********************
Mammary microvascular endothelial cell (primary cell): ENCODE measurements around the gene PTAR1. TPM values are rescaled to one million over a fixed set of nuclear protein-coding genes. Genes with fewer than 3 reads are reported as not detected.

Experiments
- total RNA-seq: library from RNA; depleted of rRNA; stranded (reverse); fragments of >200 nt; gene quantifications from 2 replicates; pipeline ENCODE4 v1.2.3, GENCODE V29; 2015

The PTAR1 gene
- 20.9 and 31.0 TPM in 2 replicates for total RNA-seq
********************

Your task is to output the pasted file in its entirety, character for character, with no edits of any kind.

Mammary microvascular endothelial cell (primary cell): ENCODE measurements around the gene PTAR1. TPM values are rescaled to one million over a fixed set of nuclear protein-coding genes. Genes with fewer than 3 reads are reported as not detected.

Experiments
- total RNA-seq: library from RNA; depleted of rRNA; stranded (reverse); fragments of >200 nt; gene quantifications from 2 replicates; pipeline ENCODE4 v1.2.3, GENCODE V29; 2015

The PTAR1 gene
- 20.9 and 31.0 TPM in 2 replicates for total RNA-seq